Exploring the instances of language whereby pairs of words are discouraged from appearing together, or are 'repulsed' from one another.
The metaphor of 'attraction' from Physics is established in linguistics. It characterises the situation whereby a word is not evenly or randomly distributed across texts but is found close to its preferred word partners (or 'collocates') in certain textual positions. In our previous work, the focus has been on the circumstances in which words significantly prefer each other’s company, whether in adjacent pairings (span of 1 word to the left and right) or discontinuous phrasal or grammatical frameworks (e.g. span of 4 words to the left and right). In the AVIATOR project, we built a 'collocational profile' for each word and used statistics to identify the most significant collocates.
In this project, we tested the hypothesis that there is another 'force', which we called 'repulsion', that operates on the construction of text in the opposite way. By repulsion, we mean the system of conventional language use which discourages certain pairs of words from occurring together; for instance, it is normal in English to say 'Happy Christmas', 'Merry Christmas' and 'Happy Birthday', but not 'Merry Birthday'. The goal of the study was to look at the reasons behind these and more complex examples to establish whether and how consistently the force operates, and whether it holds two words at a measurable distance from each other.
Absence of attraction is not the same as repulsion. We wished to establish a measure to differentiate between the non-co-occurrence of two words simply because they have no particular association, and actual repulsion.
This project has revealed facts about an unexplored but fundamental and potentially exploitable aspect of language in use. Synonyms differ in meaning according to the particular functions they each fulfil, their frequency of occurrence in text, their range of senses, and the types of context in which they typically occur. We have confirmed that synonyms actively repel some of each other's collocates wherever they differ in these aspects.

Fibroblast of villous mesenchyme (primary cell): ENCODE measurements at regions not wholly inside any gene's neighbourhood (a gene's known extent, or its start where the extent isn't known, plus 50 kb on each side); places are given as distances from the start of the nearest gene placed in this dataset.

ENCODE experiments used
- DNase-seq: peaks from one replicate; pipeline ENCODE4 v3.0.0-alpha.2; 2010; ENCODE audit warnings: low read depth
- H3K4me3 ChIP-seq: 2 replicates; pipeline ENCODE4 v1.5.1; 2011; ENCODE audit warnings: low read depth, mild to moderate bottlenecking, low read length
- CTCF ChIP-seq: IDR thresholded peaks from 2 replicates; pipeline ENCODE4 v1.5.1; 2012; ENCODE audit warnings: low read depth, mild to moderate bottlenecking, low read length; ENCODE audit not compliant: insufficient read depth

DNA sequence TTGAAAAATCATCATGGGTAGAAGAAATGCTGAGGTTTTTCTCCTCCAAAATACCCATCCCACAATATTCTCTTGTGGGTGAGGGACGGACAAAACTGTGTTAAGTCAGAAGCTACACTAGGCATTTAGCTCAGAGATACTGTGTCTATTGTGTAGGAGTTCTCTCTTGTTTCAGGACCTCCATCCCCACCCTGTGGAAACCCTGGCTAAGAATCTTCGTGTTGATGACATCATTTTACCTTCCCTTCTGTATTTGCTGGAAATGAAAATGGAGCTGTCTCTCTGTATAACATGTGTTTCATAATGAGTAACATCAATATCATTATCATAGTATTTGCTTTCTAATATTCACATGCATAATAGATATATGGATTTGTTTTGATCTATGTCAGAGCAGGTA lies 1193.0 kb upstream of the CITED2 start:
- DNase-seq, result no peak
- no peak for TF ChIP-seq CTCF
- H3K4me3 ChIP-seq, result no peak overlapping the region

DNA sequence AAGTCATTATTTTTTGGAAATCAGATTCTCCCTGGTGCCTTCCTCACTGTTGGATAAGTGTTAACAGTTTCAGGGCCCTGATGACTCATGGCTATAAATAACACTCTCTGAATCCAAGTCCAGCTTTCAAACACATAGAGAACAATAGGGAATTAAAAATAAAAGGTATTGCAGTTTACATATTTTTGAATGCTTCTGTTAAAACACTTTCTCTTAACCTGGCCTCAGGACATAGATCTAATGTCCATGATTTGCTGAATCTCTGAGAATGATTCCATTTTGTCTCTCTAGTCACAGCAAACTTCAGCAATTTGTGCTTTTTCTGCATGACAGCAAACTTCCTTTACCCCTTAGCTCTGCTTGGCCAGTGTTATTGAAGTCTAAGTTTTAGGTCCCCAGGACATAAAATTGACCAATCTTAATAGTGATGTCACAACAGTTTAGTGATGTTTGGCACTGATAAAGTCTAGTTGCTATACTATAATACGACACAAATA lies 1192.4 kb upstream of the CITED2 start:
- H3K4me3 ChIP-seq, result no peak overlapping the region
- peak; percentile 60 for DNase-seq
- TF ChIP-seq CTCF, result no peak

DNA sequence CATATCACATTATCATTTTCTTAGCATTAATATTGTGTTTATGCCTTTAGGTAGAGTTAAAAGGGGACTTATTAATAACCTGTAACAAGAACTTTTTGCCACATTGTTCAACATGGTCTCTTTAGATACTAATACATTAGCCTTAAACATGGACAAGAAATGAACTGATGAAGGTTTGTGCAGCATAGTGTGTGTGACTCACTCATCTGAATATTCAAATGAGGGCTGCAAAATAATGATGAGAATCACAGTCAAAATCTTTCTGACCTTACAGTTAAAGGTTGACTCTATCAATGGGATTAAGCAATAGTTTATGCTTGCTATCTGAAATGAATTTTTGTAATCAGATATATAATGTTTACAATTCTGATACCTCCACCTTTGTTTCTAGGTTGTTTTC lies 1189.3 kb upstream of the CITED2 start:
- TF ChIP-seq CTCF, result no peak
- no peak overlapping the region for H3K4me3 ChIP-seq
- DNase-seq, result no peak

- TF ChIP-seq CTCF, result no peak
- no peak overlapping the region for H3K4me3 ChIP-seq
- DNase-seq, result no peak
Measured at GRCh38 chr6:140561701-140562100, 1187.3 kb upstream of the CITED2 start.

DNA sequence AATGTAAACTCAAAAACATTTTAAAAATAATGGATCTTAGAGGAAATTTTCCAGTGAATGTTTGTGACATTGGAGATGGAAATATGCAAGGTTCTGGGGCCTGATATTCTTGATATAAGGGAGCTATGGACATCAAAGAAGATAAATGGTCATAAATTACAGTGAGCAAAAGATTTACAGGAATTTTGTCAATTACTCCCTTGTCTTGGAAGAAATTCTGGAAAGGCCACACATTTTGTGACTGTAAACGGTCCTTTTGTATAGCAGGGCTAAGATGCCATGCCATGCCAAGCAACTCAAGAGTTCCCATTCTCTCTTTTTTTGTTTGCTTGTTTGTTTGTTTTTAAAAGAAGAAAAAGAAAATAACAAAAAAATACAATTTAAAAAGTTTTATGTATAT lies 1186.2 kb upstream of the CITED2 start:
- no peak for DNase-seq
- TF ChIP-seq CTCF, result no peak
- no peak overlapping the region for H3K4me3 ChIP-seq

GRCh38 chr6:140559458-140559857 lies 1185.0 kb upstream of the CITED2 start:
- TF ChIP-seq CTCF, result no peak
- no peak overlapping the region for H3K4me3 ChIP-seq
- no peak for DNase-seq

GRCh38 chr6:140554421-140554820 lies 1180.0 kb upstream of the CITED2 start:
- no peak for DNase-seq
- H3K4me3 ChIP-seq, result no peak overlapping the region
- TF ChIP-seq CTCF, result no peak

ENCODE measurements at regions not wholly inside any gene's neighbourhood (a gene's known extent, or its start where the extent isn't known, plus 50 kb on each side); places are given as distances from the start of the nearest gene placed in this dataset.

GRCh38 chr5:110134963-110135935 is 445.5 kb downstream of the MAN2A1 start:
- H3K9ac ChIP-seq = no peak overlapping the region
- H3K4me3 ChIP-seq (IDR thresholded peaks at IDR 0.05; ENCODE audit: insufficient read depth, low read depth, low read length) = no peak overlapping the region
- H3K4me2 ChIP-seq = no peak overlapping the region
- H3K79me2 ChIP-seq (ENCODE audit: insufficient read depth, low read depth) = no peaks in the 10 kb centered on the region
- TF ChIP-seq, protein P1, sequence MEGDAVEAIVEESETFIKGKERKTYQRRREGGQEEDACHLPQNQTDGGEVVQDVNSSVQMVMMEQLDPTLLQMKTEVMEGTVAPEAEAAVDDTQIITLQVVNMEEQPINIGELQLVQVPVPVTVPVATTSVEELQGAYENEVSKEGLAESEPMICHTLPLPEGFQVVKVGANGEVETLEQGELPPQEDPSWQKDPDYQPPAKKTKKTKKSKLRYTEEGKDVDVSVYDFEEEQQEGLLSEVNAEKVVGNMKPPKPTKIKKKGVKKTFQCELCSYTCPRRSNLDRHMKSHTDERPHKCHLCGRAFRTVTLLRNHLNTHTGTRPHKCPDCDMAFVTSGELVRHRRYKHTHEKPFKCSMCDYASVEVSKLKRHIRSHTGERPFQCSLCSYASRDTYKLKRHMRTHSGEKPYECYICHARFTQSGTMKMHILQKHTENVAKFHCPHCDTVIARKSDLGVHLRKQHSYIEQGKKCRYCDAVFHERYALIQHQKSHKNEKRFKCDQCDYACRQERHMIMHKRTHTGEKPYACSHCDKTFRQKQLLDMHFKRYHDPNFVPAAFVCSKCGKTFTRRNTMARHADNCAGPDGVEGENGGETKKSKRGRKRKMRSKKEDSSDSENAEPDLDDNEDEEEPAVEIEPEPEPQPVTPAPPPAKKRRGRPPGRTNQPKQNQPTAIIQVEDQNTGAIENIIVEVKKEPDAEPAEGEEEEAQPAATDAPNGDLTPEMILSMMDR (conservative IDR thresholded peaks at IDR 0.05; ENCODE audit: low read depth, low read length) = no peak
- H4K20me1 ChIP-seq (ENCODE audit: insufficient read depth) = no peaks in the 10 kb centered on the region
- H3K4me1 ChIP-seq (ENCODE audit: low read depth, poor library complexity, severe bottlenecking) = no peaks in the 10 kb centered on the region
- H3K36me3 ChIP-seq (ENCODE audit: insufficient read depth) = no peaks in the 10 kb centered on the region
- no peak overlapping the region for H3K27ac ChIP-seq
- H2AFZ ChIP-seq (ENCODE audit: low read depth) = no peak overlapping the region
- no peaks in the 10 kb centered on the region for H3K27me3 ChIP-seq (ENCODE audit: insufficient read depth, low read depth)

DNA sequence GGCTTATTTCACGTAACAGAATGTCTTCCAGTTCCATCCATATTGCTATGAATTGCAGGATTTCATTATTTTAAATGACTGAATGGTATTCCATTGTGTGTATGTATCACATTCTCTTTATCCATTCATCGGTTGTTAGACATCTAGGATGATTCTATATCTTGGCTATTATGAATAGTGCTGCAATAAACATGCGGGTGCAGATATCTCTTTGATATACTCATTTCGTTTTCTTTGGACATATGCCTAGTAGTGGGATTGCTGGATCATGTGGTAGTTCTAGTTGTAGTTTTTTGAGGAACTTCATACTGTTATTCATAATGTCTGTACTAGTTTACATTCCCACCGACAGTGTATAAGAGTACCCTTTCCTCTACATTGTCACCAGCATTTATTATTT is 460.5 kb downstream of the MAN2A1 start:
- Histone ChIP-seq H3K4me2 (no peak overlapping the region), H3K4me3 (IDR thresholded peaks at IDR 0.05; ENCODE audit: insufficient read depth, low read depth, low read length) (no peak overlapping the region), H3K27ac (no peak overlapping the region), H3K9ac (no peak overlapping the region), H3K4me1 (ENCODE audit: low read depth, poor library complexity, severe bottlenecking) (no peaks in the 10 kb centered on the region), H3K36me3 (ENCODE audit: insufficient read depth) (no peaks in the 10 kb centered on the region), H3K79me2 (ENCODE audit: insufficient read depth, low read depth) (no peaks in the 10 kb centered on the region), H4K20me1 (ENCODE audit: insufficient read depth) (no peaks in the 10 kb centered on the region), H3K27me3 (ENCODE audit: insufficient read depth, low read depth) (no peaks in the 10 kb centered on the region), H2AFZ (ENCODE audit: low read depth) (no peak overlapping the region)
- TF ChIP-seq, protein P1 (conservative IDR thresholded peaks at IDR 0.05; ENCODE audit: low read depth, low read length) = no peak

We discovered that collocational differences in the behaviour of two synonyms, which have until now been thought just to be arbitrary and conventional, are in fact systematic and explicable. This discovery is important for language teaching, research and Natural Language Processing, because it will certainly lead to the provision of hitherto unavailable information about the lexicon which is finer-grained, objective and accessible.
The IT applications for this new measure complement and supplement the use of collocation measures. While collocation can indicate which word is the normal (correct) choice for a given context, 'repulsion' will pick up on unusual (incorrect) choices of words, serving as a tool to identify errors and evaluate suggested choices in drafts by writers of text and international users of English. This function has also been included in the latest version of WebCorp Learn, where the Compare tool shows the repulsion between collocates of two words.
See The search for repulsion: a new corpus analytical approach by A. Renouf & J. Banerjee for more details.